We already see people realizing this, with reports that 4-year colleges may lose up to 20% of their students.
But it’s worse than that because enrollments for international students will drop even more substantially.
Good luck without them!
Universities with multi-billion-dollar endowments get all the attention, but the median endowment is only $144 million.
And these endowments are not “discretionary funds”: universities can’t just use them to keep the lights on while attendance plummets.
Usage is usually restricted to big projects, and many endowments can spend only their returns – not the principal.
As a result, many lower-ranked universities will follow this pattern over the next few years:
- Move to an online or hybrid model.
- Find that students won’t pay nearly as much, or that enrollment falls substantially.
- Beg alumni for money repeatedly.
- Eventually, give up and shut down when they realize the numbers don’t work.
So, Is It the Perfect Time to Take a Gap Year?
A lot of students and parents seem to think the gap year is the perfect solution…
…but I don’t think it’s quite that simple.
The first problem is that it may not be possible to defer enrollment or, if you’re already in school, to take a “leave of absence” without sacrificing your spot.
For example, most business schools don’t allow students to do this because it disrupts their resource allocation and admissions targets.
Another problem is that if you’ve already lined up an internship for next year, or you’re in a strong position to do so, the firm you’re joining may not give you a full-time return offer once they find out that you’ll need another year to graduate.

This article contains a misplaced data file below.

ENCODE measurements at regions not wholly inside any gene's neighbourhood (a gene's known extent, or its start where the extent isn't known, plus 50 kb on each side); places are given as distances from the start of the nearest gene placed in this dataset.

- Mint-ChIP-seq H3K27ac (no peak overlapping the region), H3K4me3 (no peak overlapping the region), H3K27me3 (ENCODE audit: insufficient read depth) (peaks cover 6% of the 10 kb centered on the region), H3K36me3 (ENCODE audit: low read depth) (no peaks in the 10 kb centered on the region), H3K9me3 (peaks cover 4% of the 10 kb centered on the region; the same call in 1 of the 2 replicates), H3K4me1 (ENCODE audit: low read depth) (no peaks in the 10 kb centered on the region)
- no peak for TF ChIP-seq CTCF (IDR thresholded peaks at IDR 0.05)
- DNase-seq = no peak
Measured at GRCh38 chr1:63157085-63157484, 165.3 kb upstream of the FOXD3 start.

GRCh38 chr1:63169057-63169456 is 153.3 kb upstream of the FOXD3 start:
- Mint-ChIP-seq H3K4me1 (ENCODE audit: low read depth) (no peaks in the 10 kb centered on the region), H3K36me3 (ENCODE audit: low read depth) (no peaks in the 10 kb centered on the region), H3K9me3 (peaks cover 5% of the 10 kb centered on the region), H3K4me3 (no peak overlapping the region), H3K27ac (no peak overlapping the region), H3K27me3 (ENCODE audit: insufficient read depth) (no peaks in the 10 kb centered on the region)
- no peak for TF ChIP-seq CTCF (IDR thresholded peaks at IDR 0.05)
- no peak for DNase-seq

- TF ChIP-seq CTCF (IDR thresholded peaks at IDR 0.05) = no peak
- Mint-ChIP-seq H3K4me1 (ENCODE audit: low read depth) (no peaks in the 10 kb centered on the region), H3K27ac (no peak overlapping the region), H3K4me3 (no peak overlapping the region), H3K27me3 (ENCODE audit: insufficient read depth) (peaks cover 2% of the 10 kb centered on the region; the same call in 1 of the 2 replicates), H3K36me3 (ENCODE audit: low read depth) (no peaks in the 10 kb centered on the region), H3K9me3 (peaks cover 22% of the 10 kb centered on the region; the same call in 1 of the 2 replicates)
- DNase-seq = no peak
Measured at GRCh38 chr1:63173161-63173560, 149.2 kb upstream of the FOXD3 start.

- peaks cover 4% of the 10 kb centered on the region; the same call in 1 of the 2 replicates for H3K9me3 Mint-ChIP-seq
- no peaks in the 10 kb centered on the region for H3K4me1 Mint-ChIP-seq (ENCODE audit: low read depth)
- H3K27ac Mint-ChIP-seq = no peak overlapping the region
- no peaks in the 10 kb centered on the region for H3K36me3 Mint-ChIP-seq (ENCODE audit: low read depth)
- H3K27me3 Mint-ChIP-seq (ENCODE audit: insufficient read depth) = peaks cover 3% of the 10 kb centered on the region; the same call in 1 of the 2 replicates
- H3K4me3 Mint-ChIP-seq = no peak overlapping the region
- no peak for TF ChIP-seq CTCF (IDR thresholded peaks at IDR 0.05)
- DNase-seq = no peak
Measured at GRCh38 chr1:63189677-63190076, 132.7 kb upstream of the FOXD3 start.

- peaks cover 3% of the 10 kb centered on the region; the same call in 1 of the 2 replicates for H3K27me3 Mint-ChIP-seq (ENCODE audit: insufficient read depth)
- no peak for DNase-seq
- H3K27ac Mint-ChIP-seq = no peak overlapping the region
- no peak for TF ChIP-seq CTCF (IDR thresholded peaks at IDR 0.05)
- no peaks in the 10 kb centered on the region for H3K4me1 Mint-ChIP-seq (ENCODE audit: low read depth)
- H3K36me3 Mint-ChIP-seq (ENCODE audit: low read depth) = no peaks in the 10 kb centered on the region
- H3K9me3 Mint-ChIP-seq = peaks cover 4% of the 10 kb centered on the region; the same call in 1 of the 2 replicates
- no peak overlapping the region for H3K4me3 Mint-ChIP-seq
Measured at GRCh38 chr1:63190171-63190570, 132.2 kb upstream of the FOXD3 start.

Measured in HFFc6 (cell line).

And since the large banks now recruit a year in advance of internships, this is a major issue if you’re currently in university and aiming for IB roles afterward.
So, we need to divide this question into a few different cases:
Case #1: You haven’t started university yet, or you’re early in university (Year 1).
Case #2: You’re midway through university (Year 2-3).
Case #3: You’re at the MBA level.
In Case #1, I’d say it makes sense to defer enrollment or take a leave of absence.
You lose nothing because most internship recruiting won’t even start until the end of Year 2, the summer after Year 2, or Year 3.
And even if you’re not paying directly for your university, or it’s fairly cheap, you’re going to get a diminished experience if you attend in the current environment.
This is especially true if you’re attending an expensive-but-not-top-ranked private university since they’re likely to experience the highest number of shutdowns in the coming years.
It’s worth it to take a step back, see what happens over the next year, and proceed from there.
It may make more sense to transfer to a good public school that’s more likely to survive or to do something like Lambda School or a trade school or boot camp.
In Case #2, if you’re midway through university, it’s tougher to make a case for a delay or leave of absence.
First, if you’ve already lined up an internship for next year, or you’re in a good position to do so, you have to follow through, which means staying enrolled in school for next year.